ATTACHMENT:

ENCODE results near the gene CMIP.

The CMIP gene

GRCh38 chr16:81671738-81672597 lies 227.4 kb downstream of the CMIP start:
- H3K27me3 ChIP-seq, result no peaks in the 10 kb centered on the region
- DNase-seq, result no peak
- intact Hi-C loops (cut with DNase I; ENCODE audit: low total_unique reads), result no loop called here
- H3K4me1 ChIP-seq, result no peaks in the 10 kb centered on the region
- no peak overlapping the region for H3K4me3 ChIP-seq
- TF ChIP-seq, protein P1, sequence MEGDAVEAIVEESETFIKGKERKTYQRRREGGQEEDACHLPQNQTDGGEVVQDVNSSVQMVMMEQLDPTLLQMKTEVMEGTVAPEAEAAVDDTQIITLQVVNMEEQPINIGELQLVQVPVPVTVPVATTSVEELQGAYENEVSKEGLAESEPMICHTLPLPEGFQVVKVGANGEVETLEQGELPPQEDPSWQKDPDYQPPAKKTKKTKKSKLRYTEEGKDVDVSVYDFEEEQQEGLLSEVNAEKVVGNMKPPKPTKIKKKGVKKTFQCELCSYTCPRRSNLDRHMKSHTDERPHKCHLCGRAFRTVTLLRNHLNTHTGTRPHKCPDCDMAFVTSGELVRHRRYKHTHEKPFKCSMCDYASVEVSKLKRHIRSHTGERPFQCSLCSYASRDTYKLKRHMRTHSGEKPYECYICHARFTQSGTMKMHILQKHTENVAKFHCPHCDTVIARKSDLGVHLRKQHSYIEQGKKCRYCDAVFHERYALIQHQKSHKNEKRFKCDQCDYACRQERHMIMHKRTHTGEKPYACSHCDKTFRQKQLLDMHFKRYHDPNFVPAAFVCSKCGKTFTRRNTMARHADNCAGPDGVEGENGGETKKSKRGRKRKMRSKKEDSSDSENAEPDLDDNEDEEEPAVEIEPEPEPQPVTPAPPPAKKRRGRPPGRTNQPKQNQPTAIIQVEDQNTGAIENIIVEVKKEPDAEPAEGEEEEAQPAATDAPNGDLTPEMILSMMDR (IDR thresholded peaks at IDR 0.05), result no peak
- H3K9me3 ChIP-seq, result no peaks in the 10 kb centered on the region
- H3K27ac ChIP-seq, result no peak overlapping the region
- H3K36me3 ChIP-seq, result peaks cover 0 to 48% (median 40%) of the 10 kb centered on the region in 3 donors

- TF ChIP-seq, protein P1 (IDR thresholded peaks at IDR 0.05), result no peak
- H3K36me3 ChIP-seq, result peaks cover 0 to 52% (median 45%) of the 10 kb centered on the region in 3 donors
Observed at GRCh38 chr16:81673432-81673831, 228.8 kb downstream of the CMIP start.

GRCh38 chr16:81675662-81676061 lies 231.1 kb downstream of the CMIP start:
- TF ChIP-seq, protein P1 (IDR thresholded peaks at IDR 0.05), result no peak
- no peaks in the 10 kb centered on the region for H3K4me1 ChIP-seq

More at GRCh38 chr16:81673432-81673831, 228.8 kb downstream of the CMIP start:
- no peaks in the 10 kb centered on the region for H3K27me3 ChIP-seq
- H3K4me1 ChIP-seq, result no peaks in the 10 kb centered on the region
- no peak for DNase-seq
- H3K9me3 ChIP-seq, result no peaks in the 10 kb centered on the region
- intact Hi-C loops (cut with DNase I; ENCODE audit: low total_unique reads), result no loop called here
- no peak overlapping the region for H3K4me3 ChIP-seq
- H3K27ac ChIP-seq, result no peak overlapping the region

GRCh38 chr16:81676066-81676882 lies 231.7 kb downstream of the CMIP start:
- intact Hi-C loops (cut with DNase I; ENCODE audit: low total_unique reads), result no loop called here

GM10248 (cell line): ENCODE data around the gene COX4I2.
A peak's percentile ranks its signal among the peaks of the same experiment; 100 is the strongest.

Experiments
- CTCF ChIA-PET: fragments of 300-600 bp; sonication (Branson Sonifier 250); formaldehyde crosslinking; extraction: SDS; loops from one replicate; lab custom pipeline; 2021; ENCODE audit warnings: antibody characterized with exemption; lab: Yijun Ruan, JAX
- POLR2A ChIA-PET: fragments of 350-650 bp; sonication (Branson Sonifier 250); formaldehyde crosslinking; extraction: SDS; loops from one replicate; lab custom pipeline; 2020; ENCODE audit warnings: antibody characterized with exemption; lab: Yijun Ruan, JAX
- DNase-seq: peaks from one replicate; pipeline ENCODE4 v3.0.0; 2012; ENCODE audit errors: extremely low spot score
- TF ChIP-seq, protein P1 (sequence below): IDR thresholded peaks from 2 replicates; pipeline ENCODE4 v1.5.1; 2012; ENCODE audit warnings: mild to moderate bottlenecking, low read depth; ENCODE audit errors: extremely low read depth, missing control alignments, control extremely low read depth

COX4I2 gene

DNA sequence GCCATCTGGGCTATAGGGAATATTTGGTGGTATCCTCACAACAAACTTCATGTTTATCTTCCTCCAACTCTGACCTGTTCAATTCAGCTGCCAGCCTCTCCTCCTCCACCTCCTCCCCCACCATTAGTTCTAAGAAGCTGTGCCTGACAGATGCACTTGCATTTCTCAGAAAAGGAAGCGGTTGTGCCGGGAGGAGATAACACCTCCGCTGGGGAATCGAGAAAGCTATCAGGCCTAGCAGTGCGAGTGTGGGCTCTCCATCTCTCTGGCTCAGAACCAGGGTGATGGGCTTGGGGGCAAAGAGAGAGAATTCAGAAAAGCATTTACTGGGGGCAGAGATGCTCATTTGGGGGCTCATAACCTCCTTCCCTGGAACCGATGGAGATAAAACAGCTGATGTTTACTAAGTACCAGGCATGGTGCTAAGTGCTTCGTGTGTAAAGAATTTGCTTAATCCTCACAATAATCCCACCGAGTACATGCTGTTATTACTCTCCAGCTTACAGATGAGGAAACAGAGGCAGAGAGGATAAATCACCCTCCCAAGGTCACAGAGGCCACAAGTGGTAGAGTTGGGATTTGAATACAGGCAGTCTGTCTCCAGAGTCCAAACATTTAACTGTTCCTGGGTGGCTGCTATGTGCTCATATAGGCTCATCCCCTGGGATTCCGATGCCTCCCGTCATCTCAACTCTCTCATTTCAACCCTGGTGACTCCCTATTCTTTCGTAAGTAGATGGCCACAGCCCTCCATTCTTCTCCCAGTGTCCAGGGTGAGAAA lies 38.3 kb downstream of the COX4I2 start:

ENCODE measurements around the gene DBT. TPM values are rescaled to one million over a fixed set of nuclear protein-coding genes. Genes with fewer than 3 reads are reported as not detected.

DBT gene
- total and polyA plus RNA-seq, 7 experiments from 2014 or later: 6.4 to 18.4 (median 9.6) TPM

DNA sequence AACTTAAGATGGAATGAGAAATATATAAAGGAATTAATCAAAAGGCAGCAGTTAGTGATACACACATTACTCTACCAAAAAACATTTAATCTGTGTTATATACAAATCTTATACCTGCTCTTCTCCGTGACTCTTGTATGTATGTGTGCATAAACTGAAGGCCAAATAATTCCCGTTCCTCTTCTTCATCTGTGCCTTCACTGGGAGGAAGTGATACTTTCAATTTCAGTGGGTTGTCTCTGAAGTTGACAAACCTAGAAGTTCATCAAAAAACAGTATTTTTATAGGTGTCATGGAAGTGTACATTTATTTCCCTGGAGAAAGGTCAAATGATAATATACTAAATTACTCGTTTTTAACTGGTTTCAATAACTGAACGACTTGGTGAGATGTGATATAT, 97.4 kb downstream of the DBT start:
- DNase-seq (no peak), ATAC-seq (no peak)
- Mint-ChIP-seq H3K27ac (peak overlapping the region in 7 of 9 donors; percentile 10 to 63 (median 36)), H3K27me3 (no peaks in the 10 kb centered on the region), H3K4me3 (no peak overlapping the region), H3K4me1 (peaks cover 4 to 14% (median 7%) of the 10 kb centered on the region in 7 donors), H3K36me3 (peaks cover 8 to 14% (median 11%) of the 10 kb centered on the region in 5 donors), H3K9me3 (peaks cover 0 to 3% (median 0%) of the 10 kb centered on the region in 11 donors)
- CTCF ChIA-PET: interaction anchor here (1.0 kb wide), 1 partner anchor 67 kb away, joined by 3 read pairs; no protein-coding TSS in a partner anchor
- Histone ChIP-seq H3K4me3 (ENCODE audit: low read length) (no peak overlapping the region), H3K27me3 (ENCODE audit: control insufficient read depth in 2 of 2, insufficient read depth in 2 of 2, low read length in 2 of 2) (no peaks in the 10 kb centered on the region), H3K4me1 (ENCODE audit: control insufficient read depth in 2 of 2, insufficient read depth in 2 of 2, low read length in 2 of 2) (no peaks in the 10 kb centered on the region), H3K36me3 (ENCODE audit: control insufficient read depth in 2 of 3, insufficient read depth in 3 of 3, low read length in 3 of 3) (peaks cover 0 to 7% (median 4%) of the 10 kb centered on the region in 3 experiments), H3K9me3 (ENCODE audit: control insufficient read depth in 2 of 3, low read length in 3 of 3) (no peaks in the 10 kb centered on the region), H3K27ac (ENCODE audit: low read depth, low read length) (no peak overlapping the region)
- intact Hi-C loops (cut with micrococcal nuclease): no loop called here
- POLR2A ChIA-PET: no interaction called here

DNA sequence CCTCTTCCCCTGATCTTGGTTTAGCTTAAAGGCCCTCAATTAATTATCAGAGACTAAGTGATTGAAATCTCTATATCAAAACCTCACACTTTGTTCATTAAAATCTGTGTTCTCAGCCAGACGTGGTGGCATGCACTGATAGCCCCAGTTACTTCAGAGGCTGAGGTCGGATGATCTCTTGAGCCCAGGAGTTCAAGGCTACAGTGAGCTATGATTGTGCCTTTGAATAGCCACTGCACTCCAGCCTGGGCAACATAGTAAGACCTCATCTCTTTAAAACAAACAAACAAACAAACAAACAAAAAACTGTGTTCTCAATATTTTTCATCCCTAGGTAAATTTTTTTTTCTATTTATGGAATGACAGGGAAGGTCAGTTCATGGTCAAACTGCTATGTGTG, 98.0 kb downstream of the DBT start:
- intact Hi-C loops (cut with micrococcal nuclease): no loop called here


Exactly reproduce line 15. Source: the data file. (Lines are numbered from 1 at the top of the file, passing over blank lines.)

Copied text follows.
Observed at GRCh38 chr16:81673432-81673831, 228.8 kb downstream of the CMIP start.